“Within five minutes some Capitol Hill security folks are grabbing the mic and saying, ‘Whoever is doing the live interview on their phone, stop,’” Emmer said.
Members eventually made it back to the floor around 10 p.m. and finished certifying the Electoral College results shortly before 4 a.m. the next morning. After that, Emmer said he began learning how serious the attack really was.
Emmer said that throughout the siege he was not concerned, until later when he saw the videos of Capitol Hill police being attacked.
He now wonders why more alarms weren’t raised after bombs were found at the NRCC and the Democratic Congressional Campaign Committee hours before the insurrection began.
While House Democrats place the blame for the Jan. 6 violence squarely on Trump’s shoulders, Emmer said all elected officials have some culpability in the violence.
“It’s been a long time coming,” Emmer said. “I think everybody who holds an election certificate bears some responsibility for this.”
He said elected officials need to think about how they engage with constituents and consider what they tell voters to do. He pointed to calls for members of the public to harass members of Trump’s cabinet in public — apparently a reference to statements Rep. Maxine Waters, D-California, made in 2018.
“We have to recognize that we’re the ones that have led us to this place, and we need to be the solution now,” Emmer said.
The violence came after dozens of unsuccessful legal challenges to the election by Trump and his supporters, but no evidence of widespread fraud has been revealed.
“The fact that a candidate follows every legal process available to them at the presidential level, that’s entirely appropriate and that’s their right, and at the end of the day the state legislatures certify those results and send it to Congress, and that’s what determined who won the election,” Emmer said.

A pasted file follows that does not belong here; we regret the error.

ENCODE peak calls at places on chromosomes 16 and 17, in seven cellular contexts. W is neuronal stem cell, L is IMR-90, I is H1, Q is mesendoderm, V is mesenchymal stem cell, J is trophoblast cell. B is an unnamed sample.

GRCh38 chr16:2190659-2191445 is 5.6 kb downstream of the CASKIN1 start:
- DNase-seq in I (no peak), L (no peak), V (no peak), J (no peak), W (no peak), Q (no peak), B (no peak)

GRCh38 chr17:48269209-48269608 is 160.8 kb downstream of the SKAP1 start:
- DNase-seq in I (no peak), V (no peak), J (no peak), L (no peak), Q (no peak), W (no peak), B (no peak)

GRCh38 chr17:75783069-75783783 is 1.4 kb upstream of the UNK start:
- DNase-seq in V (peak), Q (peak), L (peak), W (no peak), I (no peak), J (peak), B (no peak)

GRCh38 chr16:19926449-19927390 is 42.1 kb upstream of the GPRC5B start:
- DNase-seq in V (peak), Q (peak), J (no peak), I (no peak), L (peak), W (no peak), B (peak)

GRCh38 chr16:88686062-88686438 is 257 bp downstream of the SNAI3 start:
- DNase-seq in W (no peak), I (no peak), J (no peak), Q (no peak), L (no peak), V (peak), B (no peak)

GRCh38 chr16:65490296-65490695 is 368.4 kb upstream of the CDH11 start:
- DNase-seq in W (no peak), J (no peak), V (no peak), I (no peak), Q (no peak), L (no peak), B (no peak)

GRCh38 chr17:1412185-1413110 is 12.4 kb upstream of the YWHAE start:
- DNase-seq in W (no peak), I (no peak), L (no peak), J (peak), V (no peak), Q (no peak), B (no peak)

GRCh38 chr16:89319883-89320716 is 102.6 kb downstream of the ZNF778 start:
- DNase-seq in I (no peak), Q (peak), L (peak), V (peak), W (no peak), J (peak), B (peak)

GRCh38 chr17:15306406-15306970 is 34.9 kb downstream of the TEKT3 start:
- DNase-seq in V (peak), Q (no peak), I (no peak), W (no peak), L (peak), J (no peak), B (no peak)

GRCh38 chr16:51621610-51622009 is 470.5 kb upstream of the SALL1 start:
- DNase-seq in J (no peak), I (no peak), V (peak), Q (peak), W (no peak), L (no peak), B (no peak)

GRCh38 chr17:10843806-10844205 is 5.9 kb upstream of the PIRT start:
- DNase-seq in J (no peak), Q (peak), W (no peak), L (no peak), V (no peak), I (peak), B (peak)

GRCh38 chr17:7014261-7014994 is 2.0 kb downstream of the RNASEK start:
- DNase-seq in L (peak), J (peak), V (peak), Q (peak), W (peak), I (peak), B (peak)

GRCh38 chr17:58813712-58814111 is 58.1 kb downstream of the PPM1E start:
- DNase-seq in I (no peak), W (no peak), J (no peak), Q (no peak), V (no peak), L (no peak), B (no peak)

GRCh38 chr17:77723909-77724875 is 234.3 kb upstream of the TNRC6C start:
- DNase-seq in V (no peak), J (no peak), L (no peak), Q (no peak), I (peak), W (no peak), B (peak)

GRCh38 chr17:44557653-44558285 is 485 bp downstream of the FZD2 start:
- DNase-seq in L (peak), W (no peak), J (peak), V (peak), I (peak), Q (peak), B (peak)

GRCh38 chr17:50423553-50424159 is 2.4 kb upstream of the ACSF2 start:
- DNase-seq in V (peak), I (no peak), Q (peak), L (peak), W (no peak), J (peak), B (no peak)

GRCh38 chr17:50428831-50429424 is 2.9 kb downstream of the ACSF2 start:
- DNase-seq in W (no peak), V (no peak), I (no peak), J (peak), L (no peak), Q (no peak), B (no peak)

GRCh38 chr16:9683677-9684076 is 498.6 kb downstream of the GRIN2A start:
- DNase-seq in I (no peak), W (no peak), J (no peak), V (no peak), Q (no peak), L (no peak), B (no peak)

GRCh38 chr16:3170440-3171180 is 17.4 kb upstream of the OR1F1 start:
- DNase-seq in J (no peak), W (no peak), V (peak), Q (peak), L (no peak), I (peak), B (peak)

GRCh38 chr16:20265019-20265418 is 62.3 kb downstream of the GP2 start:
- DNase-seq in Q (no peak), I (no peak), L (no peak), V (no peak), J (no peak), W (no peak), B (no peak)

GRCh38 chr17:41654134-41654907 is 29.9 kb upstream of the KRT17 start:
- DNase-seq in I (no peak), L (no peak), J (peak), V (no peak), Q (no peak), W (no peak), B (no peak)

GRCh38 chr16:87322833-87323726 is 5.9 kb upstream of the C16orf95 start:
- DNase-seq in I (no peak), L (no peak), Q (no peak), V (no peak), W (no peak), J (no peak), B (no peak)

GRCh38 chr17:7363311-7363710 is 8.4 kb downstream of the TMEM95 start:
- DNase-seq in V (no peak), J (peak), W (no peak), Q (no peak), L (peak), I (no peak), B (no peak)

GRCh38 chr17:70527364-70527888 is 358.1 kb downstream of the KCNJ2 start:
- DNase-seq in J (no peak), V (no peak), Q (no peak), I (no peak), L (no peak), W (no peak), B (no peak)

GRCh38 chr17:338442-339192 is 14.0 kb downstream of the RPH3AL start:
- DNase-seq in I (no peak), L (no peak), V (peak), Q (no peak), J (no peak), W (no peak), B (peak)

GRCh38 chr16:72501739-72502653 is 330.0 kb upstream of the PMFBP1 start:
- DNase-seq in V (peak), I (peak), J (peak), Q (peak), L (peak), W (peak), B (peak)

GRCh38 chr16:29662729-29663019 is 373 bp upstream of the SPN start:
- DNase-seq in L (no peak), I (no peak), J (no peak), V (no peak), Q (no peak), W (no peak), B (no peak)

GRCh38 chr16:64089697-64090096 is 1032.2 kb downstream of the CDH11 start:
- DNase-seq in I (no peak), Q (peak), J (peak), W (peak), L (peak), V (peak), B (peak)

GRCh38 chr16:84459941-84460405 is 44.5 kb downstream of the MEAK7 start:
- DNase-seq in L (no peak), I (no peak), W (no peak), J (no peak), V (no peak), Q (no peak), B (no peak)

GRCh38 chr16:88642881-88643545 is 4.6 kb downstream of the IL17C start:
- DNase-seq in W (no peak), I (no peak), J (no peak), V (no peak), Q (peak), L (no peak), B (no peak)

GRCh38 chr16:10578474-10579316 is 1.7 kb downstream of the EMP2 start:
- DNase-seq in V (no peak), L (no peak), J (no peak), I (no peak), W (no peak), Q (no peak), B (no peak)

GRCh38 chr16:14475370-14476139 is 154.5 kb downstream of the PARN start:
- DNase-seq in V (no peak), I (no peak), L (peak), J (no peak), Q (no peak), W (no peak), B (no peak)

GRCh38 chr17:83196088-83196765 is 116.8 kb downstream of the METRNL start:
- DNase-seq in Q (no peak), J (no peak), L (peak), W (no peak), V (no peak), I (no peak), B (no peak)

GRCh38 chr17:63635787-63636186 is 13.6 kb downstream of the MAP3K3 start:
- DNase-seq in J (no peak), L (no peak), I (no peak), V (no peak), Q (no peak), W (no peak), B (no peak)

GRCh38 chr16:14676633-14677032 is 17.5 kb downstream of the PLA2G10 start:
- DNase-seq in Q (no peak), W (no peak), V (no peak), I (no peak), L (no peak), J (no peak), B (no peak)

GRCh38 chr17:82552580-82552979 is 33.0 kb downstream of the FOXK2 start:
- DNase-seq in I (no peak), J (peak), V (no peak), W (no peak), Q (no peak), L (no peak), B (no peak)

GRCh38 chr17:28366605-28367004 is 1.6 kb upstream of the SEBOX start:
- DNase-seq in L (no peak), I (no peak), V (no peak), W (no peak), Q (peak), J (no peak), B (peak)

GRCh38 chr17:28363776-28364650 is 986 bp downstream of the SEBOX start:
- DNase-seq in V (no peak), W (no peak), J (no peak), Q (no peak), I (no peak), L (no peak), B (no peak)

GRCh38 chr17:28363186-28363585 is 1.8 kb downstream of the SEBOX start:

Emmer voted to certify the election results Jan. 6.
But he does have concerns about constitutional questions regarding how some states made changes to their electoral systems ahead of the election. He cited Article II of the U.S. Constitution, saying it gives state legislatures the sole authority to determine how state electors are chosen.
“Each State shall appoint, in such Manner as the Legislature thereof may direct, a Number of Electors, equal to the whole Number of Senators and Representatives to which the State may be entitled in the Congress (...),” reads the second paragraph of Article II of the Constitution.
Emmer argued that only state legislatures have the authority to change election laws. When some states changed their election procedures to protect voters’ health during the election, they did so through governors’ orders, court rulings and secretaries of state. Emmer questioned the constitutionality of those changes.
Emmer said reestablishing the legislature’s sole power over election procedures would help rebuild voters’ trust in the electoral system.